Crux of the case : Plaintiff filed suit for recovery of amount and direct defendant to submit income tax returns and other documents – Judge dismissed petition partly insofar as the income tax returns are concerned and directed the first defendant to produce the bank statements – Hence, this Petition – Held, if documents were public documents and were in custody and possession of public servants who were only empowered to grant certified copies – It should be endeavor of party who required them to obtain certified copies in first instance – The Petitioner could not produce those documents since they were in custody of Court – Insofar as income tax returns of were concerned, there had been a prohibition contained in Income Tax Act for producing those documents by the Department – The proper procedure was to be to issue notice to defendant to file income tax returns – If he failed, plaintiffs could either lead secondary evidence by obtaining the certified copies from Department – Therefore, it was not case of any discovery as regards existence of documents and need to inspect those documents so as to shorten litigation – It was a matter where trial process was on and had been going on – Hence, application under said order could not be allowed – Petition allowed.

Ratio of the case : If documents are public documents and are in custody and possession of public servants then it can be obtained by applying certified copy to the Authority.

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CPC Case Brief – Raj Sarogi v. American Express (discovery of documents)

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Facts:  During the pendency of the suit filed by the appellant against the respondent, an application was filed by the appellant under Order 11 Rules 12 and 14 read with Section 151 of the Code of Civil Procedure praying that the defendant be called upon to make discovery on oath of documents in sub-para (i), (ii) and (iii) of para 3 of the application and produce the same in Court and on production the appellant be given inspection and copies thereof. The appellant/plaintiff in the application asserted that the documents were relevant for proper and effective adjudication of the questions involved in the suit and will reduce the controversy between the parties. Document the discovery of which is asked;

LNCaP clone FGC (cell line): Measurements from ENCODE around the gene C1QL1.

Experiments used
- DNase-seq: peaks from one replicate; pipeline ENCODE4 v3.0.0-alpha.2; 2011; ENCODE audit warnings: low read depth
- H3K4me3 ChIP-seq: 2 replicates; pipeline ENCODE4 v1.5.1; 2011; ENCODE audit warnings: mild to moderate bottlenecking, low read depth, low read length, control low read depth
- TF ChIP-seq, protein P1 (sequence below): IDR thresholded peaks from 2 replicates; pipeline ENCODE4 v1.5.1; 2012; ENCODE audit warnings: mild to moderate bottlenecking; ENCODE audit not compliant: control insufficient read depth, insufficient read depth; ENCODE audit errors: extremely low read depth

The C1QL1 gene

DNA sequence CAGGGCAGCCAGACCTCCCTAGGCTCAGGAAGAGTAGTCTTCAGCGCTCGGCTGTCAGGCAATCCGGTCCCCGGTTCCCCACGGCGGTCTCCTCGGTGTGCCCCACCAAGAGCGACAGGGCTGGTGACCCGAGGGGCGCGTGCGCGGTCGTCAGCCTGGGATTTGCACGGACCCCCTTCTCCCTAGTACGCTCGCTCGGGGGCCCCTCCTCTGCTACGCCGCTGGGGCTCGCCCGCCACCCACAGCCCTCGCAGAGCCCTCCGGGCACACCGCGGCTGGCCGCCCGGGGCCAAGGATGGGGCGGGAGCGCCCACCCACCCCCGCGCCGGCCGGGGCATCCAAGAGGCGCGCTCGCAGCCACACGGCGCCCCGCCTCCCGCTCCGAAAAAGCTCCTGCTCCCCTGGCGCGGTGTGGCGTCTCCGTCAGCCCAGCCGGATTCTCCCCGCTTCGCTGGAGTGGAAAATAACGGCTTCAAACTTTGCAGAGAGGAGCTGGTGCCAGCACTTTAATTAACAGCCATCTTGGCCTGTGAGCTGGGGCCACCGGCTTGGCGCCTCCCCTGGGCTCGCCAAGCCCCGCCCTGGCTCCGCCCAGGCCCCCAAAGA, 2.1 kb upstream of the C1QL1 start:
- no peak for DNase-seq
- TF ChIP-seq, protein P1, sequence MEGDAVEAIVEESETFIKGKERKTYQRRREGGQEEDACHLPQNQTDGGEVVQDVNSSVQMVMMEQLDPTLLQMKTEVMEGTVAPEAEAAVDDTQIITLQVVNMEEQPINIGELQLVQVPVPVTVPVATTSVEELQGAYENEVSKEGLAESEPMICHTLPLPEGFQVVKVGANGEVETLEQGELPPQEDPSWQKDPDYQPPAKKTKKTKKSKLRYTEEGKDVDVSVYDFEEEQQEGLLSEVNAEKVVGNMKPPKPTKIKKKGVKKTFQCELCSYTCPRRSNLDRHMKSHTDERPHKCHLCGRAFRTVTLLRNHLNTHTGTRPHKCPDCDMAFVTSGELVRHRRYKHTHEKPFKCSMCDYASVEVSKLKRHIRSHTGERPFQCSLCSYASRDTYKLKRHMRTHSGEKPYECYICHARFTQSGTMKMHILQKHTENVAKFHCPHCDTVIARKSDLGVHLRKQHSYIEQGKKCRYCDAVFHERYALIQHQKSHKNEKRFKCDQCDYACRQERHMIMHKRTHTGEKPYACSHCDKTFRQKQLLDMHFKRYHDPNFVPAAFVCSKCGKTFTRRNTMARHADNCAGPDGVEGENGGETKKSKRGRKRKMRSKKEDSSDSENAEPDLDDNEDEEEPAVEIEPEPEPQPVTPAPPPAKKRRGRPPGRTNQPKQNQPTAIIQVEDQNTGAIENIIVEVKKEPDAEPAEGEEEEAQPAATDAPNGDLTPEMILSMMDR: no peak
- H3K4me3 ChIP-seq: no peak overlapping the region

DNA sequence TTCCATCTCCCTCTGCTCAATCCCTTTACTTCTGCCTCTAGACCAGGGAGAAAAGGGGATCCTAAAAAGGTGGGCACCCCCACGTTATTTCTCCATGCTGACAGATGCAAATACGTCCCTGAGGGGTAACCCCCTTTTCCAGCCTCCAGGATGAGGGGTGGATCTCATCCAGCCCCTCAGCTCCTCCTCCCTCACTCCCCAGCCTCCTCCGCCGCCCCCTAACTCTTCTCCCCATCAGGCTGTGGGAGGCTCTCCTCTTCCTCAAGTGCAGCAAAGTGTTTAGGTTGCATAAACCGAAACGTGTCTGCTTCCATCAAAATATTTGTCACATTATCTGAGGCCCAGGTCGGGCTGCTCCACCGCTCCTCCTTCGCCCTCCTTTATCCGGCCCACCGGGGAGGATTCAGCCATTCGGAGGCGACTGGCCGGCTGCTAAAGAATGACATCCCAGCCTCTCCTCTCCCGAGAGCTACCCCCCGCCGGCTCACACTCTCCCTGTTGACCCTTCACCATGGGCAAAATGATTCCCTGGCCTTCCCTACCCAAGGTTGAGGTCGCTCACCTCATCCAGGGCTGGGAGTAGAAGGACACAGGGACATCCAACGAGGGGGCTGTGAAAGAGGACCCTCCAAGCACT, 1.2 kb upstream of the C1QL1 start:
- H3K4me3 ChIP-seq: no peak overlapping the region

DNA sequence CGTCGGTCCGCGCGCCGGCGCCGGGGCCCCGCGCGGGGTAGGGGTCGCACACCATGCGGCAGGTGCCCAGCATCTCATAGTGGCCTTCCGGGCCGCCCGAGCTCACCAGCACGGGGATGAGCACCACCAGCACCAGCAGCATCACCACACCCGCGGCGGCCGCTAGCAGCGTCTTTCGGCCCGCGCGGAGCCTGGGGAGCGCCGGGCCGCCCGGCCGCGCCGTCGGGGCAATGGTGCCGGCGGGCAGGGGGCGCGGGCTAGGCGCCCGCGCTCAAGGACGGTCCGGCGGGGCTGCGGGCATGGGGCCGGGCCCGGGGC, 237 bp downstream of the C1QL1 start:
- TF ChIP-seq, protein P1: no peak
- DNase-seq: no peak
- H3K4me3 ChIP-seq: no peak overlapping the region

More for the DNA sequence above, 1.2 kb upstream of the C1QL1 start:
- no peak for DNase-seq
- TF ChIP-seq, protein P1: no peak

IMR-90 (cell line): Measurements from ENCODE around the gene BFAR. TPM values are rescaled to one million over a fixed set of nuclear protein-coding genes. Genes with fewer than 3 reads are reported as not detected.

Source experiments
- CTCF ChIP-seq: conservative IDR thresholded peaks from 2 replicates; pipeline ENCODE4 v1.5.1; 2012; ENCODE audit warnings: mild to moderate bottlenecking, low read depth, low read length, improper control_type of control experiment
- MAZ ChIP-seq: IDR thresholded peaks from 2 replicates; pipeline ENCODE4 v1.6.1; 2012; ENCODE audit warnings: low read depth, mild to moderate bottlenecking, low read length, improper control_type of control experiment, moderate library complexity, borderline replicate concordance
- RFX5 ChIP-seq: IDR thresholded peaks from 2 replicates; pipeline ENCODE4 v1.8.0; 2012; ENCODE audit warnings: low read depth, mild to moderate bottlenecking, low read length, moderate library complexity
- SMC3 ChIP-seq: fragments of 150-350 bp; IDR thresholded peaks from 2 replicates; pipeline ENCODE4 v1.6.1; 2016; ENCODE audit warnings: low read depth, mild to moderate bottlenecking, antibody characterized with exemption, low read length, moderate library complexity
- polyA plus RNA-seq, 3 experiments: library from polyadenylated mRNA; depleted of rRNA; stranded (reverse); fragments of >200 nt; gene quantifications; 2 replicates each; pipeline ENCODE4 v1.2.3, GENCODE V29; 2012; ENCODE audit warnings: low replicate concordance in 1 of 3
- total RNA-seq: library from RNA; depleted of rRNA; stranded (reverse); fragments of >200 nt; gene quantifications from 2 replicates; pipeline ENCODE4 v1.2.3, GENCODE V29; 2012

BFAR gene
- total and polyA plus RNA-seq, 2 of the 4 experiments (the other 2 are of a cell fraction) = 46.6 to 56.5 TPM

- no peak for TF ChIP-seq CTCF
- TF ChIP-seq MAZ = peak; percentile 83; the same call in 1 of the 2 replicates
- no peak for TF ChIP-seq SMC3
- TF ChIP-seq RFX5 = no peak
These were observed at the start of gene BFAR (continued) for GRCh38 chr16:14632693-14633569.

Photocopy of the lease deed dated 2nd August, 1996 between the defendant and Mrs. Kamla Vachani and Ms. Madhavi Vachani with respect to the property bearing No. S-51A, Panchsheel Park, New Delhi.

Photocopy of the Supplementary Agreement dated 8th August, 1996 between the defendant and Mrs. Kamla Vachani and Ms. Madhavi Vachani relating to property bearing No. S-51A, Panchsheel Park, New Delhi.

The application came up for consideration before learned Single Judge and he disposed of the application.

Issue: Whether the application filed by the appellant fulfils the conditions laid down by the order 11 i.e. whether the documents, the discovery of which is requested are necessary for the fair disposal and for saving costs, whether these documents are relevant or not?

Held: The high court found that the single leaned judge did not consider the question that whether the discovery was or was not necessary at that stage of the suit or whether the documents, the production of which was sought were or were not relevant. The court held that as and when the application under Rule 12 of Order 11 CPC is filed seeking discovery of documents, the Court is required to exercise discretion, as envisaged in the said Rule, which does not alter the principle relating to the production of documents but gives the Court a discretion to refuse to direct discovery of documents when there is no reasonable prospects of its being of any user or to limit the nature and extent of the discovery. The discretion undoubtedly vested in the Court must be exercised judicially to further the primary object of the Rules for production and discovery of documents

Consequently, the impugned order is set aside with direction that the application be decided afresh in accordance with law. Needless to add that while deciding the application afresh, it will be open for the respondents to urge all the points raised in their reply to oppose the prayer made by the appellant including the one, which were noticed by learned Single Judge in the impugned order.

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CPC Case Brief – Kokkanda B. Poondacha v. K.D. Ganapathi

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Facts – Respondent wanted to bring appellant’s lawyer as a witness. The trial court doesn’t allow stating that it is important for them to give a reason for what purpose they intend to use him as a witness. On appeal, HC decided no reasons were required to be given.